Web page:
THREE recent planning applications in Passfield have been rejected by Bramshott and Liphook Parish Council.
The construction and operation of a power generation plant and ancillary equipment on vacant land at the former Old Sewage Disposal Works, IN Passfield Road, received no support from local residents or members of the planning committee, who strongly objected.
The parish council stated there was no information regarding noise and fumes pollution, no transport survey and information about accessibility to the site, which is located in extremely close proximity to nearby residents, some 100 yards away from one house.
The site is also within the area covered by the River Wey Conservation Trust, which has not been consulted
Access is via a narrow dirt track and over an ancient hump bridge which is totally unsuitable for HGV lorries.
Councillors claimed the width of the containers alone was wider than some parts of the dirt track and raised concerns protected trees would have to be felled.
The application proposes generation of electricity through gas-fired electricity generation sets, a transformer, transformer bund, oil storage tanks, gas kiosk and metering.
Concerns have also been raised by Headley Parish Council and Thames Water, which previously owned the land, which still contains live assets, and who are concerned that during the construction of the development their access could potentially become blocked.
Hampshire County Council officers stated it was important to ensure the long-term maintenance and responsibility for sustainable drainage dystems was agreed between the local planning authority and the applicant before planning permission was granted
They also raised concerns over conservation issues.
A retrospective application by Plastic Ventilation Fittings, at Passfield Mill Business Park, for a three-year temporary permission to retain a low-level single storey marquee structure at the back of the permanent industrial unit was considered by the parish council’s planning committee together with a second application by the same company.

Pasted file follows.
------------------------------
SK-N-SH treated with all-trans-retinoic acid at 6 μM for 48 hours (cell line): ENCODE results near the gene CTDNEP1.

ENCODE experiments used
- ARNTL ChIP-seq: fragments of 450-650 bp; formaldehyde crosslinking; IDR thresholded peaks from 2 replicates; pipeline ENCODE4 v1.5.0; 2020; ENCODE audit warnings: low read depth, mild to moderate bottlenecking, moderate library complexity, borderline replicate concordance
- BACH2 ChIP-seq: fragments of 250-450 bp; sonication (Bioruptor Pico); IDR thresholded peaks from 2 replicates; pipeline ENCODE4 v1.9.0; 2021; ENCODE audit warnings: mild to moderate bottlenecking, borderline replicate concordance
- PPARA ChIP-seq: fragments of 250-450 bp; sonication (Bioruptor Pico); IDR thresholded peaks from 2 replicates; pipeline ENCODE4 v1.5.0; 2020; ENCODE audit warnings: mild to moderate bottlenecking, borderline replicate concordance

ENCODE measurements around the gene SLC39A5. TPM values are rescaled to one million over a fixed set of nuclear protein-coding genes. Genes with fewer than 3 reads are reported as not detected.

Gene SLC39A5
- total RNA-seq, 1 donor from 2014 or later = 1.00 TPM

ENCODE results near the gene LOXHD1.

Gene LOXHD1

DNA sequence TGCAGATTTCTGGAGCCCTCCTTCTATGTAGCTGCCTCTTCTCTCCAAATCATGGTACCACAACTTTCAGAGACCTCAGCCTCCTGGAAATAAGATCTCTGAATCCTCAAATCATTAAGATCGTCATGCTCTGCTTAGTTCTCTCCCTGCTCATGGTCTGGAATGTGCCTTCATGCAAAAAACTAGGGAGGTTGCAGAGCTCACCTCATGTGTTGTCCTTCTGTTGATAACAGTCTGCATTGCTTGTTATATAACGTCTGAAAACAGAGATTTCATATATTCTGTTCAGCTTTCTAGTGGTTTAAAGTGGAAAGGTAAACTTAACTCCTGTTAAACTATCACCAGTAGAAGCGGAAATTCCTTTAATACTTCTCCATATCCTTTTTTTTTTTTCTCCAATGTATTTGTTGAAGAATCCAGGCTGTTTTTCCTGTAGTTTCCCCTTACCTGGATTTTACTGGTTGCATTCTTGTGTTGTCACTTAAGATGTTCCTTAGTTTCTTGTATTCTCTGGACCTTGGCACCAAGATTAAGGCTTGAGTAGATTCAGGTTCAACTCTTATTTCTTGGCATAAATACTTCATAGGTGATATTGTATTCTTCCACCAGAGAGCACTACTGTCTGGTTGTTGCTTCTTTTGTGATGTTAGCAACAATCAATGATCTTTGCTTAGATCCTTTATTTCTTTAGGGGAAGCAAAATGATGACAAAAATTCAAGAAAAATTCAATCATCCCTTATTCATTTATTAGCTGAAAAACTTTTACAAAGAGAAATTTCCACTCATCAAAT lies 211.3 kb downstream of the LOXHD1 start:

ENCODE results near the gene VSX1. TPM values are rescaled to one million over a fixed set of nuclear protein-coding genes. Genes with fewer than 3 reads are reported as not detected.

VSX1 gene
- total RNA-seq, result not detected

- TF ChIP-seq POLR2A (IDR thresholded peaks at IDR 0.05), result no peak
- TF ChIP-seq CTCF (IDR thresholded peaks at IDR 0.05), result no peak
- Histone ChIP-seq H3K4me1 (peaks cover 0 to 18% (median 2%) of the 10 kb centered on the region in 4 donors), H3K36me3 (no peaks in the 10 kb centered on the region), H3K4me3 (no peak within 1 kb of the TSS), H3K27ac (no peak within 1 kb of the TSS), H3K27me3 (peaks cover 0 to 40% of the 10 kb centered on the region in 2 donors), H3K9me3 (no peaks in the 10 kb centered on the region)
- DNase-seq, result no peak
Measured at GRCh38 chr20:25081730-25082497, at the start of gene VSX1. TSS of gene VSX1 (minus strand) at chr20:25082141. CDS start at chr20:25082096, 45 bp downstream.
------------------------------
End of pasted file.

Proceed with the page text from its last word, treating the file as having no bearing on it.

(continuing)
Councillors discovered the company only has permission for B1 light industry on this site – and not B2 as is currently undertaken – and that an application for re-designation of the site needed to be obtained.
They also found that the marquee is not ‘low-level’ at 4.8metres but highly visible and stated that under the lawful development certificate proof needed to be seen the container had been there for a period of 10 years and occupying exactly the same footprint.
Since the applicant manufactures hazardous substances and the storage unit is right up against the boundary of the River Wey, councillors felt it needed to be checked by the River Wey Conservation Trust.
The council, once satisfied with answers to its queries, would only support the structure of the marquee on condition the containers are removed.
The applications will be decided by East Hampshire District Council’s planning committee in due course.